Enjoy pain-free days with the help of these bodyweight exercises from fitness expert David Jack.
Most people don’t realize how much their hips do, until something goes wrong.
These ball-and-socket joints generate power and move in all directions, allowing you to walk, get in and out of a car, climb stairs, reach for things, and much more. To do all of these things without pain, it’s important that you regularly work your hips in their full range of motion. The movements below from fitness expert David Jack will help you do just that.
Look at the list below and pick one movement to do every other day. Once you can do that movement and feel comfortable, add another exercise. Keep adding more movements until you are doing all seven exercises, either as one long workout or during multiple short sessions throughout your week. For example, you might do the first three exercises on Monday, the second four on Wednesday, the first three again on Friday, and so on.
Remember: The movements here may be different or more advanced than those you’ll experience in a SilverSneakers class. If you have a chronic condition, an injury, or balance issues, or an injury, talk to your doctor about how you can exercise safely. And if you ever feel too tired or that you can’t do a move and keep the right form, pause for a moment to check in with your body. Only keep going if you feel you can do so safely.
Ready to get started? Here’s how to perform each exercise.
Exercise #1: Seated Side Taps
Because this is a seated exercise, it’s an especially safe way to work several parts of the hips.
How to do it: Sit tall in a chair with feet flat on the ground, holding the sides of the seat for support. Engage your core. That means to tighten across your belly as you would if someone were about to punch your gut. Lift your left foot and extend the leg in front of you and slightly to the side, at about a 45-degree angle. Tap your left heel on the ground, then bring the left foot back to the starting position. Repeat the movement with your right foot.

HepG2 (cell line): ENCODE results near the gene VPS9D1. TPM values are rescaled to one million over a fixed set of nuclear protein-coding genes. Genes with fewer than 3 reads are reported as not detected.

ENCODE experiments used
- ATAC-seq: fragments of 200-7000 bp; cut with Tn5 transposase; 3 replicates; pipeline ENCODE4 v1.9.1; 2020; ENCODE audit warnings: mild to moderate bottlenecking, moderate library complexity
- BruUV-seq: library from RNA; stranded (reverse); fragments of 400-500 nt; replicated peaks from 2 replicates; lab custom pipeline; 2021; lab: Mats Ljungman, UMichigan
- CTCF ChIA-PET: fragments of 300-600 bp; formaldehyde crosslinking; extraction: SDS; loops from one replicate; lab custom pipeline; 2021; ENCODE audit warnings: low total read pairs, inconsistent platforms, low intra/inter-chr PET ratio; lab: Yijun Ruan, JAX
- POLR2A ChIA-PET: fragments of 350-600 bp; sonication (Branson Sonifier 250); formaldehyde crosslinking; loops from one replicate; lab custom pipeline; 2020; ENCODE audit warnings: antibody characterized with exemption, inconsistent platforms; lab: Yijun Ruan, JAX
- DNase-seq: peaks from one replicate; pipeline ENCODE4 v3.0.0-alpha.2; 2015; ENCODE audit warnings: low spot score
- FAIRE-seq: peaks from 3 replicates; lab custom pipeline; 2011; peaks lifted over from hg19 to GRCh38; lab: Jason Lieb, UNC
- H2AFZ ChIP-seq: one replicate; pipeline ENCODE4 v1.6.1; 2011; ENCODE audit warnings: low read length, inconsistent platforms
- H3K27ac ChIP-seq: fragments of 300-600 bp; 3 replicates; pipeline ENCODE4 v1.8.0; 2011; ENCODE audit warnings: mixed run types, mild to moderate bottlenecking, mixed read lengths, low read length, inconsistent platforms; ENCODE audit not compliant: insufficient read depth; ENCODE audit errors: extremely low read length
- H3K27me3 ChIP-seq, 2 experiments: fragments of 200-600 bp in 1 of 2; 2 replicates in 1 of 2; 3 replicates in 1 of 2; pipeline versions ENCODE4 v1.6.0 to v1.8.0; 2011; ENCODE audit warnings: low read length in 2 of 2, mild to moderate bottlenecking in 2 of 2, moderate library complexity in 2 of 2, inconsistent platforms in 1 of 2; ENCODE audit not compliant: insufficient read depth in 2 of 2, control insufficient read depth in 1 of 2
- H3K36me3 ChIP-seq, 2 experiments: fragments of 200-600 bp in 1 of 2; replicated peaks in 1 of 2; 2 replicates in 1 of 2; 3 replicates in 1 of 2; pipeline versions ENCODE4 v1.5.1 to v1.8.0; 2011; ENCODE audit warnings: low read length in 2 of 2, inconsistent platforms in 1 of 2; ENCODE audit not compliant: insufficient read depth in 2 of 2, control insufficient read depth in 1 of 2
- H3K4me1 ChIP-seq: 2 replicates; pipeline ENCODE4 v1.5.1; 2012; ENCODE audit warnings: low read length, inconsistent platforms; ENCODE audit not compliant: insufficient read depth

Finally, extend your left foot and place your heel on the ground, then extend your right foot as well. Bring both feet back to the starting position at the same time. That’s one rep (single + single + double). Do 10 reps total.
Exercise #2: Step Back, Stand Up
In addition to working your hips, glutes, quads, and core, this exercise challenges your coordination. That means it helps improve the communication between your muscles and your brain.
How to do it: Stand tall and engage your core, as if you are about to be punched in the gut. Step your left leg behind you, hinging forward at the hips and slightly bending your right knee as you do. Tap the left toe. Then press through your right foot to go back to upright, lifting your left knee so that the upper leg is parallel with the ground. Pause for one second, then repeat the movement. Do eight reps and then switch to repeat with your right leg.
If you need help balancing, use a wall or chair for support.
Exercise #3: Step Back and Forward with Leg Extension
This Step Back, Stand Up movement adds an extra challenge because you have to balance longer.
How to do it: Stand tall and engage your core, as if you are about to be punched in the gut. Step your left leg behind you, like you did with the previous exercise. This time, however, push into your left foot and stand on it as you extend your right leg behind you, parallel to the floor.